ALEXANDRIA, a city of Virginia, [formerly called Belhaven, and situated on the southern bank of the Patowmac river, in Fairfax county, about five miles s. w. from the Federal city, 60 L from Baltimore, 60 n, from Fredericksburgh, 168 n. of Williamsburgh, and 290 from the. sea; 38° 54' n. lat. and 77° 10' w. long. Its situation is elevated and pleasant. The soil is clayey. The original settlers, anticipating its future growth and importance, laid out the streets
on the plan of Philadelphia. It contains about 400 houses, many of which are handsomely built, and 2748 inhabitants. This city, upon opening the navigation of Patowmac river, and in consequence of its vicinity to the future seat of the federal government, bids fair to be one of the most thriving commercial places on the continent. Nine miles from hence is Mount Vernon, the celebrated seat of the late General Washington.]
[Alexandria, a township in Grafton county. New Hampshire, containing 298 inhabitants, incorporoted in 1782.]
[Alexandria, a township in Hunterdon county. New Jersey, containing 1503 inhabitants, inclusive of 40 slaves.]
[Alexandria, a small town in Huntingdon county, Pennsylvania, on the Frankstown branch of Janiatta river, 192 miles n. w. of Philadelphia.]
ALEXO, S. an island of the N. sea, near the coast of Brazil, in the province and captainship of Pernambuco, between the river Formoso and Cape S. Agustin.
ALFARO, S. Miguel de, a settlement of the province and government of the Chiquitos Indians; situate on the shore of the river Ubay. It has a good port, from whence it is also known by the name of Port of the Chiquitos. It is, however, at present destroyed, and the ruins alone remain.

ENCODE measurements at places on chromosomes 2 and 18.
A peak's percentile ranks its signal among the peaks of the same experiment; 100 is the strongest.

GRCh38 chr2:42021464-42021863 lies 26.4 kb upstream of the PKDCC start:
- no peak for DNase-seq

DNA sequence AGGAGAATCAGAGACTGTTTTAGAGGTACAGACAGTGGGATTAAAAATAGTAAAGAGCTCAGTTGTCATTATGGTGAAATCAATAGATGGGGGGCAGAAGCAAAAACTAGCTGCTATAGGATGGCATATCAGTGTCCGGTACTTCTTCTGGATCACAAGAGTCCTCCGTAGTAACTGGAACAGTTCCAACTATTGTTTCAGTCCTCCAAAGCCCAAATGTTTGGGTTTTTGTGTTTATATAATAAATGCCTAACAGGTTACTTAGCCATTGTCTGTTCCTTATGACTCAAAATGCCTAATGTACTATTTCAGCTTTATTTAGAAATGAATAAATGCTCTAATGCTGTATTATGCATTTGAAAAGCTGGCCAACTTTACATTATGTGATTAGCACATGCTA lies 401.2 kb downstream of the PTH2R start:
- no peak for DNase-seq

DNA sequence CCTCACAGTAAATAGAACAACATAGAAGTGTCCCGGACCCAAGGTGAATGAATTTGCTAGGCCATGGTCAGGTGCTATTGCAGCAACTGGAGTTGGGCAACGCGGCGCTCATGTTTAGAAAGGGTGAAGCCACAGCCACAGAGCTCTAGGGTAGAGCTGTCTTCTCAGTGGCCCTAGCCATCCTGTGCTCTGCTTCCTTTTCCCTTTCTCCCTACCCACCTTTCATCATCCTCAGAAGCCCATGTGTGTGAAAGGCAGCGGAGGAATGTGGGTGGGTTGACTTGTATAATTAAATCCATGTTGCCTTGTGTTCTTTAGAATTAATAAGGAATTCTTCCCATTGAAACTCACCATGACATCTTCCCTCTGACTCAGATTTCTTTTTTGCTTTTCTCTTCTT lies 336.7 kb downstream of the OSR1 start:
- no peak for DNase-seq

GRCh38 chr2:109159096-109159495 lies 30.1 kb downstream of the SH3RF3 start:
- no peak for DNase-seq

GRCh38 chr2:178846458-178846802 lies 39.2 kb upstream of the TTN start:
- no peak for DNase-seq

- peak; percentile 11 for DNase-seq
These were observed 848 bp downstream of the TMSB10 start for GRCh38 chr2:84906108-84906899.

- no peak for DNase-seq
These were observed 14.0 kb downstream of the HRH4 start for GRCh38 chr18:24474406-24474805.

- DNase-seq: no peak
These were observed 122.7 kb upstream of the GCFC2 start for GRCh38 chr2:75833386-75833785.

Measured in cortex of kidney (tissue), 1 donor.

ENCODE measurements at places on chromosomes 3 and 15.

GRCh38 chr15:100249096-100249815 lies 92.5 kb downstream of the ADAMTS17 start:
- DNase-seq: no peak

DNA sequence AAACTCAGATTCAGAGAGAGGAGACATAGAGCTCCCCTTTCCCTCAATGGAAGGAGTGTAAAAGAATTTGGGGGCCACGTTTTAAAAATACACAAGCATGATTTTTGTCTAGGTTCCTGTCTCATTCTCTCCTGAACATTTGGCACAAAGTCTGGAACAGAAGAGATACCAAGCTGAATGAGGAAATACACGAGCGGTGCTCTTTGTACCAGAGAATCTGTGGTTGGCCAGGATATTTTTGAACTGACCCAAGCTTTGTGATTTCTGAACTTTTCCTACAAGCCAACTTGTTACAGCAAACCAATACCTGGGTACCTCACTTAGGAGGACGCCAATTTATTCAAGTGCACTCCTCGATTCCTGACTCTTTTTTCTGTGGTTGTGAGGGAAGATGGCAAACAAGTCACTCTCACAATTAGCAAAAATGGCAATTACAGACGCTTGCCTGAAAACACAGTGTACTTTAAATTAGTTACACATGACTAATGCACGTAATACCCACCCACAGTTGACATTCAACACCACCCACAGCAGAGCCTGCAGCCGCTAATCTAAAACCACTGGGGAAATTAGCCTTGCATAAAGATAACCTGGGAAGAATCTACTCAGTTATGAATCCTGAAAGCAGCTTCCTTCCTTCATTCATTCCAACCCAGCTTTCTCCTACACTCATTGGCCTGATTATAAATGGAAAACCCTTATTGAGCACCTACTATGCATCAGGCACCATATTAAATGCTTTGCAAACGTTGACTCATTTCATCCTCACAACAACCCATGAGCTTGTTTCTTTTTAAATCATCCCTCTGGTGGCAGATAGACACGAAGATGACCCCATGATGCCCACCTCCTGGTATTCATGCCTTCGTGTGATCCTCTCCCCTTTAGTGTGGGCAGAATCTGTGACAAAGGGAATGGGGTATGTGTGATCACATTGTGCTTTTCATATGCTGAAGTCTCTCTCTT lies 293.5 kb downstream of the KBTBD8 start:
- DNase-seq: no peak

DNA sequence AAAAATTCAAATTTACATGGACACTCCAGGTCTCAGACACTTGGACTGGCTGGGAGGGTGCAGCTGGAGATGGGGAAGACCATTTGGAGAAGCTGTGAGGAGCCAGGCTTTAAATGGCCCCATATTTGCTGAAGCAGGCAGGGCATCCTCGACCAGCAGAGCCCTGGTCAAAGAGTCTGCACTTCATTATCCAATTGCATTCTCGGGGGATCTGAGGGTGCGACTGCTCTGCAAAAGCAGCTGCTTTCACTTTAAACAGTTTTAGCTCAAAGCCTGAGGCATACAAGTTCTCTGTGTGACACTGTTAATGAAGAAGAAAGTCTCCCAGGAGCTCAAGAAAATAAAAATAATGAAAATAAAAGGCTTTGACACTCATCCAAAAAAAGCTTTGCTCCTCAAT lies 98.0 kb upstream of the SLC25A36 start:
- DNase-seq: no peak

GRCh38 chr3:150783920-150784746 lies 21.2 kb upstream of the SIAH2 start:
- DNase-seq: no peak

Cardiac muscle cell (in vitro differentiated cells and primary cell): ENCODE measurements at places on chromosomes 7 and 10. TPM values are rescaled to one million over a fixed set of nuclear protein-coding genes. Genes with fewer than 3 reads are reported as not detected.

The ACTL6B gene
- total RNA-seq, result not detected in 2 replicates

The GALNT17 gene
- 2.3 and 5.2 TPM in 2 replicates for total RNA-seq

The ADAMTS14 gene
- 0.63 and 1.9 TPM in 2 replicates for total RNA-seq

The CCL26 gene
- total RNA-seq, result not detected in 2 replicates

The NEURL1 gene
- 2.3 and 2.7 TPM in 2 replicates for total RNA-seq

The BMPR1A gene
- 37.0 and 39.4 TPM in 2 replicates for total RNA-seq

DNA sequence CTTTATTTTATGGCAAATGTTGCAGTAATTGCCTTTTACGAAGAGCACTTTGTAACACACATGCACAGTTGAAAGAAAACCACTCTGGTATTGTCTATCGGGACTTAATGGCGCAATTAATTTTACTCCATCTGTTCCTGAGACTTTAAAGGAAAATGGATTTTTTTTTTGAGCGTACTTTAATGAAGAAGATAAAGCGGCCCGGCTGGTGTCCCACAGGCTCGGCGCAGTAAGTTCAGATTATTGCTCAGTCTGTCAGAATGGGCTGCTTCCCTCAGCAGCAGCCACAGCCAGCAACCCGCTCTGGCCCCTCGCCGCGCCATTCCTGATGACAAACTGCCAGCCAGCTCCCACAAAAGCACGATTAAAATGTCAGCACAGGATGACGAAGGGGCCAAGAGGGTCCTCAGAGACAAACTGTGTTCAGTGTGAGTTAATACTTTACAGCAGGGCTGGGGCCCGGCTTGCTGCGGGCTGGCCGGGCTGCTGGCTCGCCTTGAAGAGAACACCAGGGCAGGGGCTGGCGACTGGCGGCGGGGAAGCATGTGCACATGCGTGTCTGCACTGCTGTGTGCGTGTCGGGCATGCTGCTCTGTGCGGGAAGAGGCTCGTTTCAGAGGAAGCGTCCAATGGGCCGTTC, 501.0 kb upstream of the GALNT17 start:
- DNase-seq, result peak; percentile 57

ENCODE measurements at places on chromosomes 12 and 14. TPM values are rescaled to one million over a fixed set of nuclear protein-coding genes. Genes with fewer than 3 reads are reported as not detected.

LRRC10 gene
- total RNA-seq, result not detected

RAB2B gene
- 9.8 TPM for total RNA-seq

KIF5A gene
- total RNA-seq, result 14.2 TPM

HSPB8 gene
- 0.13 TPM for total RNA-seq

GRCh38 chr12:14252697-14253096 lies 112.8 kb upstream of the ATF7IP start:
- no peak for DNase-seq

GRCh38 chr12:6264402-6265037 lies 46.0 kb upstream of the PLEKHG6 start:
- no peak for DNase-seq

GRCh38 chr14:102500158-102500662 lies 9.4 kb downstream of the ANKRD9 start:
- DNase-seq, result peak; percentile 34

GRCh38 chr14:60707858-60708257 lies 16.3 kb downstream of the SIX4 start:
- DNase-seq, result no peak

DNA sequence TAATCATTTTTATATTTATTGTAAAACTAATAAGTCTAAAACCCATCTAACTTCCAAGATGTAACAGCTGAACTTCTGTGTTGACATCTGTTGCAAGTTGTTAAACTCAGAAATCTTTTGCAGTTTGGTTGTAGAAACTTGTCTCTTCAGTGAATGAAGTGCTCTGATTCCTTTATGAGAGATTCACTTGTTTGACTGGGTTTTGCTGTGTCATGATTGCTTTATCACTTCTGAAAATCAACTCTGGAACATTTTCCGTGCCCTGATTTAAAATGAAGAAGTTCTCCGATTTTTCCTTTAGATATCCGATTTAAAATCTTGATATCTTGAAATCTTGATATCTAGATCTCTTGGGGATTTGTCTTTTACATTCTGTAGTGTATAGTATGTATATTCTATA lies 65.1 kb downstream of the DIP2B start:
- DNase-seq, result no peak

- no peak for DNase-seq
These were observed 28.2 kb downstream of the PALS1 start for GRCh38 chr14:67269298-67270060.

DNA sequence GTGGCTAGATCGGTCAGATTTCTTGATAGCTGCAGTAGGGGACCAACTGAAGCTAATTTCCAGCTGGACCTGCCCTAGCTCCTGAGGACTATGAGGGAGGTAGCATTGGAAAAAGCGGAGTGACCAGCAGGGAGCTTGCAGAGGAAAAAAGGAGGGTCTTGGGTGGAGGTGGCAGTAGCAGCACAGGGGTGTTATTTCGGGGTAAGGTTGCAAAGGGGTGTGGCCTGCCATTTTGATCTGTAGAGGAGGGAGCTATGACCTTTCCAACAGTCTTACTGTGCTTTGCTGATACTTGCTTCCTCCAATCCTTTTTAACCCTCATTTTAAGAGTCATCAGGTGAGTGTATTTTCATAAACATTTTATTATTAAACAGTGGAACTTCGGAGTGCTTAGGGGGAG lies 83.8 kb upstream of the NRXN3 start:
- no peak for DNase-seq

ALFAXAIUCA, a settlement of the alcaldia mayor of Kilotepec in Nueva Espana. It contains 171 Indian families, and is seven leagues e. n. e. of its capital.
ALFEREZ, Valley of the, in the province and correscimienlo of Bogota in the new kingdom of Granada.
Alfeuez, a river of the province and captainship Rey in Brazil; it runs w. and enters the lake of Mini.
[ALFORD, a township in Berkshire county, Massachusetts, containing 577 inhabitants ; 145 miles w. from Boston.]
[ALFORDSTOWN, a small town in Moor county, North Carolina.]
ALfjrARROBO, a settlement of the province and government of Antioquia in the new kingdom of Granada ; situate on the bank of an arm of the river Perico, in an island which it forms in th« serranias of Guamoca.
ALGODON, Island of the, one of those which are in the N. sea, between the s. point of the Cayco Grande and the Panuelo Quadrado.
Algodon, a settlement of the same name. See Biezmet.
ALGODONALES, a .settlement of the province